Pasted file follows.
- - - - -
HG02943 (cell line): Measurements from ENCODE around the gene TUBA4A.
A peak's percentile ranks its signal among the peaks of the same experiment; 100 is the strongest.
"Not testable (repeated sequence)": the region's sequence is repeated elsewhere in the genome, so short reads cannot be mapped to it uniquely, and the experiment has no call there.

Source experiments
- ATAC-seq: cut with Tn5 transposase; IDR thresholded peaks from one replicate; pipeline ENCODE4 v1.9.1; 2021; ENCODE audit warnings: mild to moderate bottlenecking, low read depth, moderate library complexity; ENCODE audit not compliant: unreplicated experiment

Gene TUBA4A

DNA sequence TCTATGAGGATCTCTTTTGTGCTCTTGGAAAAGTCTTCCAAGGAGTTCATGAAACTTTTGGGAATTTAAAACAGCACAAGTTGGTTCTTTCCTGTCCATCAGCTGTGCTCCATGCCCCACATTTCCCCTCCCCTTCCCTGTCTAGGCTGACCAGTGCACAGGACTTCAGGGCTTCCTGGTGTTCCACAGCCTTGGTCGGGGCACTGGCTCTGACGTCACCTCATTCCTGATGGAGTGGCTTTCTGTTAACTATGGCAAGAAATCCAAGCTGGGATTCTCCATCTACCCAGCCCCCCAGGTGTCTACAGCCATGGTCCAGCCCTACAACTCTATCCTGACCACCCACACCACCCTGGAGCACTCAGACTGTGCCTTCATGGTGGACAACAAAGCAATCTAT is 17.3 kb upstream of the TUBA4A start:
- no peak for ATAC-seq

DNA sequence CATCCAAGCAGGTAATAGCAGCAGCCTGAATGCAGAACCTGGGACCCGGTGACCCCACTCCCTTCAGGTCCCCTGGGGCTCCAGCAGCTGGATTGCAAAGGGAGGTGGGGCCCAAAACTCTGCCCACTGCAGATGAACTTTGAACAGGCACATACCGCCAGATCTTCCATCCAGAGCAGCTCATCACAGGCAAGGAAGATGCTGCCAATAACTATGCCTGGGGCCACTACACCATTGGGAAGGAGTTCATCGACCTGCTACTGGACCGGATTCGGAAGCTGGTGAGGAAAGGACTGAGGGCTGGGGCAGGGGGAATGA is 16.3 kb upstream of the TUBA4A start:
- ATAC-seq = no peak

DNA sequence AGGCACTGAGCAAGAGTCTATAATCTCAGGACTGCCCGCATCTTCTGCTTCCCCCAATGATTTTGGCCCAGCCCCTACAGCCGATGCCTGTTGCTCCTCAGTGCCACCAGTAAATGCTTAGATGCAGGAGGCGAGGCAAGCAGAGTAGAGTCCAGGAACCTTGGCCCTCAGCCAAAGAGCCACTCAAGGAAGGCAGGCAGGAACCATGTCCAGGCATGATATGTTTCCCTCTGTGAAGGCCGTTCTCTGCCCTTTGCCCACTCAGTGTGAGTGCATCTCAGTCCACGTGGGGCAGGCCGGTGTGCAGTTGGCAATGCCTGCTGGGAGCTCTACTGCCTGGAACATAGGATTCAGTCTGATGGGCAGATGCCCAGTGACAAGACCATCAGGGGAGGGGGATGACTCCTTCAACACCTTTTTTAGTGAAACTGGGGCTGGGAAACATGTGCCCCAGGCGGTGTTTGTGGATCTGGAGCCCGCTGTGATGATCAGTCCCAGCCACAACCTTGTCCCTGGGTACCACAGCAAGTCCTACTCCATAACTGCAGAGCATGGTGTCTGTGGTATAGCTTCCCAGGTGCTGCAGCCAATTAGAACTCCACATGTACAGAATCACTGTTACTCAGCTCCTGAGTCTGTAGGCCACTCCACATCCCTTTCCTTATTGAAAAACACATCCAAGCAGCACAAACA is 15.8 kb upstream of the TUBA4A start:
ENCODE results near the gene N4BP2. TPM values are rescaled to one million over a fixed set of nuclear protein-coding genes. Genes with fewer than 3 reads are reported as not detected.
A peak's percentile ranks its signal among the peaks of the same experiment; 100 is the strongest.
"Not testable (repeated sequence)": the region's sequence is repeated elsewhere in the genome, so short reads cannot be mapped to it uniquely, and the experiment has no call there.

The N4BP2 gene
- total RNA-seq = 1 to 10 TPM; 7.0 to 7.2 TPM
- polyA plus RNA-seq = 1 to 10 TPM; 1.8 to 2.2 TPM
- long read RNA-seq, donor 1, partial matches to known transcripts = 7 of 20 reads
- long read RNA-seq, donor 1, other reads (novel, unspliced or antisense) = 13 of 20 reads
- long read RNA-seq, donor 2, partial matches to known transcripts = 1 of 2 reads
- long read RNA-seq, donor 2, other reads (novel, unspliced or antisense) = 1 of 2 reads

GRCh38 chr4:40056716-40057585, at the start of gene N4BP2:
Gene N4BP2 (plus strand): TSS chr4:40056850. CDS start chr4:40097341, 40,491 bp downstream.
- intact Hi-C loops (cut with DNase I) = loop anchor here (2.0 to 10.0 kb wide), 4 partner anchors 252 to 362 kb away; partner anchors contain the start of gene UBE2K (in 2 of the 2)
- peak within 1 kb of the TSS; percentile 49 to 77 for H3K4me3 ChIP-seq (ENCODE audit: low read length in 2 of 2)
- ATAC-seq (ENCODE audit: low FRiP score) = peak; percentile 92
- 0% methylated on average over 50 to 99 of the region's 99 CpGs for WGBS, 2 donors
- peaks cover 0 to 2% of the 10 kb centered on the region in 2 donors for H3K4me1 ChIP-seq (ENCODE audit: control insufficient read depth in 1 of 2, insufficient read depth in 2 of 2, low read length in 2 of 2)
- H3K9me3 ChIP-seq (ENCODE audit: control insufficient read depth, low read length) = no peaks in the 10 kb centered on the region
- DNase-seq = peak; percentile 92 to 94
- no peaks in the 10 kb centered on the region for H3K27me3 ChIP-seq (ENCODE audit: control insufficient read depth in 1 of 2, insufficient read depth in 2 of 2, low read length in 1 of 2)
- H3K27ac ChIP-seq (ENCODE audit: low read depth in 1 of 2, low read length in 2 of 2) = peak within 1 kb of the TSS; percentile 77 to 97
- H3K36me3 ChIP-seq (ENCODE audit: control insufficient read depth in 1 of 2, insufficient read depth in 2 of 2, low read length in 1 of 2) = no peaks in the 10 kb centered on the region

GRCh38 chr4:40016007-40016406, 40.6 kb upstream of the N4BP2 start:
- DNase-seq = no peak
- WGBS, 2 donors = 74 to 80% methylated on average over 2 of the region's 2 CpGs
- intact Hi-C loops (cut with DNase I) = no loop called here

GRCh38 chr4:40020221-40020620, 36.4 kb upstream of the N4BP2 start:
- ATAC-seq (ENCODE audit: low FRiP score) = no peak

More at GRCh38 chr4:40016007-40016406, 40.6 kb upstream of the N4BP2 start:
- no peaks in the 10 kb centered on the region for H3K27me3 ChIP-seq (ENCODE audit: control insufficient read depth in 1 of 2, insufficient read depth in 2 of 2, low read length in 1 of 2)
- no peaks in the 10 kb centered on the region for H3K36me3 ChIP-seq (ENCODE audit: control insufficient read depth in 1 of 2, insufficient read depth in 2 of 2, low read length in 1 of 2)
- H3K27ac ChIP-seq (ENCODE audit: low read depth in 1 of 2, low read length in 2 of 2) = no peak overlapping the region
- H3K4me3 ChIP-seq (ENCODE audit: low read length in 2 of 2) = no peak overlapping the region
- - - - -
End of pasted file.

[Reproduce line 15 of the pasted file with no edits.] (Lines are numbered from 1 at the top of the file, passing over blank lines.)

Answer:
The N4BP2 gene